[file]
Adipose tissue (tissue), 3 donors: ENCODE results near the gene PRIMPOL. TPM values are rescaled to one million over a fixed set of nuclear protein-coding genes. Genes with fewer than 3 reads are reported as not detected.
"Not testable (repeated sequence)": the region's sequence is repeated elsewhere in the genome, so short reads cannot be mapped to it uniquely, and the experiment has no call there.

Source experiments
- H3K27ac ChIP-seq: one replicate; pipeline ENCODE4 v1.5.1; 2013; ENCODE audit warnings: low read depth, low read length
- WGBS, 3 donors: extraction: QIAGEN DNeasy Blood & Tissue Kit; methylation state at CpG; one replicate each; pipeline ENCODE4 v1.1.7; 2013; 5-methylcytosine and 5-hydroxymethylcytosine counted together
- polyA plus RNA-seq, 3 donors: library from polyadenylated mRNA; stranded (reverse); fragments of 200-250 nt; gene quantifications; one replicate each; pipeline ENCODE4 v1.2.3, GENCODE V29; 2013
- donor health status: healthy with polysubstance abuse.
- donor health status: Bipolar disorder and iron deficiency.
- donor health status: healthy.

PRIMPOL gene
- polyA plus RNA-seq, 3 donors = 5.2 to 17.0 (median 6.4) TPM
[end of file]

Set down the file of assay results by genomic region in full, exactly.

Adipose tissue (tissue), 3 donors: ENCODE results near the gene PRIMPOL. TPM values are rescaled to one million over a fixed set of nuclear protein-coding genes. Genes with fewer than 3 reads are reported as not detected.
"Not testable (repeated sequence)": the region's sequence is repeated elsewhere in the genome, so short reads cannot be mapped to it uniquely, and the experiment has no call there.

Source experiments
- H3K27ac ChIP-seq: one replicate; pipeline ENCODE4 v1.5.1; 2013; ENCODE audit warnings: low read depth, low read length
- WGBS, 3 donors: extraction: QIAGEN DNeasy Blood & Tissue Kit; methylation state at CpG; one replicate each; pipeline ENCODE4 v1.1.7; 2013; 5-methylcytosine and 5-hydroxymethylcytosine counted together
- polyA plus RNA-seq, 3 donors: library from polyadenylated mRNA; stranded (reverse); fragments of 200-250 nt; gene quantifications; one replicate each; pipeline ENCODE4 v1.2.3, GENCODE V29; 2013
- donor health status: healthy with polysubstance abuse.
- donor health status: Bipolar disorder and iron deficiency.
- donor health status: healthy.

PRIMPOL gene
- polyA plus RNA-seq, 3 donors = 5.2 to 17.0 (median 6.4) TPM